Gastroenterol Res
Gastroenterology Research, ISSN 1918-2805 print, 1918-2813 online, Open Access
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Case Report

Volume 8, Number 1, February 2015, pages 167-168


Coeliac Disease With Rheumatoid Arthritis: An Unusual Association

Synrang Batngen Warjria, Tony Etea, c, Taso Beyonga, Bhupen Barmana, Kyrshanlang G. Lynraha, Hage Nobinb, Obang Permea

aDepartment of General Medicine, North Eastern Indira Gandhi Regional Institute of Health and Medical Sciences, Shillong, Meghalaya, India
bDepartment of Pathology, North Eastern Indira Gandhi Regional Institute of Health and Medical Sciences, Shillong, Meghalaya, India
cCorresponding Author: Tony Ete, Department of General Medicine, North Eastern Indira Gandhi Regional Institute of Health and Medical Sciences, Shillong, Meghalaya, India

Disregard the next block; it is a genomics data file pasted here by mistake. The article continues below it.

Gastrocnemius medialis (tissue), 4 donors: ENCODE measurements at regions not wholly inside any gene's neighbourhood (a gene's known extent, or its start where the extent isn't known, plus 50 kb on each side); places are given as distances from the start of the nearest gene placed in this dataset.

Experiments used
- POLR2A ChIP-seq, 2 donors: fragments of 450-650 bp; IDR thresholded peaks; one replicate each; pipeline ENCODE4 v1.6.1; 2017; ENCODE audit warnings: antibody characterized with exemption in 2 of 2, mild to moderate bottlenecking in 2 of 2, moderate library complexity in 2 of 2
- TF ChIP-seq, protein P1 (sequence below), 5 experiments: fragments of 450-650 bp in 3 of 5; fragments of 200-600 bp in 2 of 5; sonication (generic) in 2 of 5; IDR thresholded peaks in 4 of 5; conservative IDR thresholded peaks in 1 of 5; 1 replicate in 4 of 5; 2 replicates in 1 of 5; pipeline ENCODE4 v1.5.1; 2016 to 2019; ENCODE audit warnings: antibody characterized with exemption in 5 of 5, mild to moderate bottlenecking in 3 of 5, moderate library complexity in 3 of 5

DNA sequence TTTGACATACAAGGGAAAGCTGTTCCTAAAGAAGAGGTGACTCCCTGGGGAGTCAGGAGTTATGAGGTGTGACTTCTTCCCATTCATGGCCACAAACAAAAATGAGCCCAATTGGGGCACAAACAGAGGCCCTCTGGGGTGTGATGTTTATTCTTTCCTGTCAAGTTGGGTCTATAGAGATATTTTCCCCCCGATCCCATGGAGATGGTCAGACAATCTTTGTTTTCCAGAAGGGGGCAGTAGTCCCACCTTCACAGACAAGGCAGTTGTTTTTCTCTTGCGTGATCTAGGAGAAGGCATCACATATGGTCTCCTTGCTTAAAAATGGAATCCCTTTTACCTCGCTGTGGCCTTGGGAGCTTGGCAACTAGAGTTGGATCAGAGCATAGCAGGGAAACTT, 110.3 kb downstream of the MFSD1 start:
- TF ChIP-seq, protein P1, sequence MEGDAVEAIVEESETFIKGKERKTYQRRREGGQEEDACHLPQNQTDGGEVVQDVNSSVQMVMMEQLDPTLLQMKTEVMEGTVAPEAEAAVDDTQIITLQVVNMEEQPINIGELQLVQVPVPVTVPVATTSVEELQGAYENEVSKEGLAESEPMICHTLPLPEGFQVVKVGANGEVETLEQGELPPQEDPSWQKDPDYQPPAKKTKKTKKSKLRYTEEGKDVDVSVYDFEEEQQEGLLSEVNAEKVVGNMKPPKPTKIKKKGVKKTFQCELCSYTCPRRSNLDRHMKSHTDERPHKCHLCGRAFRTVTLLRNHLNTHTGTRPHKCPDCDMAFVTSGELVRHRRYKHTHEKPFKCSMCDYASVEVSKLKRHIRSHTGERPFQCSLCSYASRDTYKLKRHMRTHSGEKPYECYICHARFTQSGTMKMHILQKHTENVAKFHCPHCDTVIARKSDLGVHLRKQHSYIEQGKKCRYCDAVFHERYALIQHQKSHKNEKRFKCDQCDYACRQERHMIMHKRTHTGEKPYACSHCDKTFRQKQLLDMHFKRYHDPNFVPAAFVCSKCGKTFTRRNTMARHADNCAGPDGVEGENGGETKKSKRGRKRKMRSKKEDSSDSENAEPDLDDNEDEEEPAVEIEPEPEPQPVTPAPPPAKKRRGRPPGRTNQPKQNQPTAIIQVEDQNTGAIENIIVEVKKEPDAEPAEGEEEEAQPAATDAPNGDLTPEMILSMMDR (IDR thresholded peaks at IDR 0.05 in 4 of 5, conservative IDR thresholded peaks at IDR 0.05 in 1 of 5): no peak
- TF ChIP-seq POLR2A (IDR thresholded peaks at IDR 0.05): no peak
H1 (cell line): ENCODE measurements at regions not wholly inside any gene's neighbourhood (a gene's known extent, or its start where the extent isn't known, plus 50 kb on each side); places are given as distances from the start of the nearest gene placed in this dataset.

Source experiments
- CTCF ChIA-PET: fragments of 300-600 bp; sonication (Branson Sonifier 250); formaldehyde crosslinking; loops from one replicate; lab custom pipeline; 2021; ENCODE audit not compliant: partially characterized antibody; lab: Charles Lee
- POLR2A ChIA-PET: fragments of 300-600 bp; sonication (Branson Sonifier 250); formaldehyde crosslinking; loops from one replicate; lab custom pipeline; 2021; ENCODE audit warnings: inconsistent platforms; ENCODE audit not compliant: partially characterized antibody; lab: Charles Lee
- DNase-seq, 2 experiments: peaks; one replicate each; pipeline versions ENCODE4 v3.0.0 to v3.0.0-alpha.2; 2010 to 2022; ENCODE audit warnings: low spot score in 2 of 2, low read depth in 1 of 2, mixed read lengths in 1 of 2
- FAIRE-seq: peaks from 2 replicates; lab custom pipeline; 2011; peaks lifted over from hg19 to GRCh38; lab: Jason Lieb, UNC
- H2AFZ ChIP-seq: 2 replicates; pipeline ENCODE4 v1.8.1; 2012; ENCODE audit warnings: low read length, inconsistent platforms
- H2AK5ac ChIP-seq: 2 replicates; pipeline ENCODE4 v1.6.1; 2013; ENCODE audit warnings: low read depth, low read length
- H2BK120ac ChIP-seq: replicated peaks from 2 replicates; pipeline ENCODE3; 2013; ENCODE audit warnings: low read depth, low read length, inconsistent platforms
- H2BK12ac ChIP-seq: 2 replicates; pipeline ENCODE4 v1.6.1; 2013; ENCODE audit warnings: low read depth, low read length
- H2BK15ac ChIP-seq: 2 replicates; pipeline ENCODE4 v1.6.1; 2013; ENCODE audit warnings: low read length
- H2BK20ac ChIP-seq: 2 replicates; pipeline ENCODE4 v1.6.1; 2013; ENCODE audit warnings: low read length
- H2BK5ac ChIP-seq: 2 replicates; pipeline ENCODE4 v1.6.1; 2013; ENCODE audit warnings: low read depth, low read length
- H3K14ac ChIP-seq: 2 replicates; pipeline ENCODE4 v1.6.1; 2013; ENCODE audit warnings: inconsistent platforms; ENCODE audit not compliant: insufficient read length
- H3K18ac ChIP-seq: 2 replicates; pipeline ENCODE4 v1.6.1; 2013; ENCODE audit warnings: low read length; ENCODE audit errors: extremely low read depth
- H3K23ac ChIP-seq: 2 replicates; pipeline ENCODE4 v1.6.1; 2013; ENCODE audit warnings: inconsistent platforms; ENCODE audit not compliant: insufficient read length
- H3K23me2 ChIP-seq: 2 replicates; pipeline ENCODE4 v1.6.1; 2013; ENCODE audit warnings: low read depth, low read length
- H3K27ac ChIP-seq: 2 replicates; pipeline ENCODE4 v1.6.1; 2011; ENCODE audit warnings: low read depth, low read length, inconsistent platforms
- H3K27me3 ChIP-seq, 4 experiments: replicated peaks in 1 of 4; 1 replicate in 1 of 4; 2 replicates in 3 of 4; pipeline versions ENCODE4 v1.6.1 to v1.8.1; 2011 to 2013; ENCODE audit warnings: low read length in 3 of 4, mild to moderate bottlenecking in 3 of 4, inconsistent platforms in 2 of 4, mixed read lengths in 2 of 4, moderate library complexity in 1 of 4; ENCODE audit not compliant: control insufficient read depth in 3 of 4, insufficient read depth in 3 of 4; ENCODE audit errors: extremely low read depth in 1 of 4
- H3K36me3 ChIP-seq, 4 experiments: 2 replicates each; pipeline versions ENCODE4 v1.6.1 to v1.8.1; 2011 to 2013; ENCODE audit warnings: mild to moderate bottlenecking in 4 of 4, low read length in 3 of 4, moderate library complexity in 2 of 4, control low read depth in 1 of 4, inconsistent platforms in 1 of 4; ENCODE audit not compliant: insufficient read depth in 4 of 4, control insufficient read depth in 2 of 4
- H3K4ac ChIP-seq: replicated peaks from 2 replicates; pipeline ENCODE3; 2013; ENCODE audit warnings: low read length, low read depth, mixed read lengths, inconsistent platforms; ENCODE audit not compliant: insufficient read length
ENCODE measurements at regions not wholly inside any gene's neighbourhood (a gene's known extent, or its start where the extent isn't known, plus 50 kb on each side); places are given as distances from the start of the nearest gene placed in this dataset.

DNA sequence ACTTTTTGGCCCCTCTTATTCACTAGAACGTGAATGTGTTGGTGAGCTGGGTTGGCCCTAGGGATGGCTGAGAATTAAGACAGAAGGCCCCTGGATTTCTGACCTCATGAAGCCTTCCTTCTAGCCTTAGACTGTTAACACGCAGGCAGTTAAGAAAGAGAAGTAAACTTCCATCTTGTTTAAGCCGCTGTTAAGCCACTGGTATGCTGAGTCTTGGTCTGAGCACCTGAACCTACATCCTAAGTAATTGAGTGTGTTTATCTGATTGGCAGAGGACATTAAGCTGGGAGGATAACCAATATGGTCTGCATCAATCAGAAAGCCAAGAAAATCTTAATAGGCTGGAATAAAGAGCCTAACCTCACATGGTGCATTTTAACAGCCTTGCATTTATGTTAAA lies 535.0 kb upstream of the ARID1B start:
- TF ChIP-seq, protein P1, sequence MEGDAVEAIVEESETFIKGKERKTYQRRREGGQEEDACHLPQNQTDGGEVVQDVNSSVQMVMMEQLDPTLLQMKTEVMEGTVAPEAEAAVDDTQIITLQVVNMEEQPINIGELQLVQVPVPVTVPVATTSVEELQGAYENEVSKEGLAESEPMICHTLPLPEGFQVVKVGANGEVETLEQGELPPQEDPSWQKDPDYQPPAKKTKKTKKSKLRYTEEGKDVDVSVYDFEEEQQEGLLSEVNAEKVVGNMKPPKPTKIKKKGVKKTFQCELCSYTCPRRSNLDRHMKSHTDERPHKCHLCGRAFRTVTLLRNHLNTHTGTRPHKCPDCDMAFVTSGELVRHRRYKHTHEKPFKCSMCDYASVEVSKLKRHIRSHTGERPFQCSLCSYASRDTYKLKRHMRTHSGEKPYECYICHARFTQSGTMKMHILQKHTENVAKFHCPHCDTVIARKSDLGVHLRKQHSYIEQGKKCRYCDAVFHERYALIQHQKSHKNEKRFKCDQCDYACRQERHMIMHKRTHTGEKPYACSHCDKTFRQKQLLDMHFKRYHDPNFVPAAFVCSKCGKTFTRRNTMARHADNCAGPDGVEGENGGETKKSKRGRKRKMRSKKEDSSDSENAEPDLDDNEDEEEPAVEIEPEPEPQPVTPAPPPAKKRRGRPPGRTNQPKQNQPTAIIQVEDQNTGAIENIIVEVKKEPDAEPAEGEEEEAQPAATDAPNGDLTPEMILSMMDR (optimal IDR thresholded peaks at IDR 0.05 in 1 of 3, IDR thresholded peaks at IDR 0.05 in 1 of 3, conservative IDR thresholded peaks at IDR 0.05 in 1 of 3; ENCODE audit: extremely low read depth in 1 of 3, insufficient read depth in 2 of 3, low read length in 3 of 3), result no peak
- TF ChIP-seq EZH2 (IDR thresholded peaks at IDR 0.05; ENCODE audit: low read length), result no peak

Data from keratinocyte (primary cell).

Manuscript accepted for publication February 16, 2015
Short title: Coeliac Disease With Rheumatoid Arthritis
doi: https://doi.org/10.14740/gr641w

Abstract▴Top 

Coeliac disease has a significant association with many autoimmune disorders. It shares many common genetic and immunological features with other autoimmune diseases. Gluten, a gut-derived antigen, is the driver of the autoimmunity seen in coeliac disease. The altered intestinal permeability found in coeliac patients, coupled with a genetic predisposition and altered immunological response, may result in a systemic immune response that is directed against sites other than the gut. Gut-derived antigens may have a role in the pathogenesis of other autoimmune disorders including rheumatoid arthritis. Here we report a case of adult coeliac disease associated with rheumatoid arthritis.

Keywords: Coeliac disease; Autoimmune disease; Rheumatoid arthritis

Introduction▴Top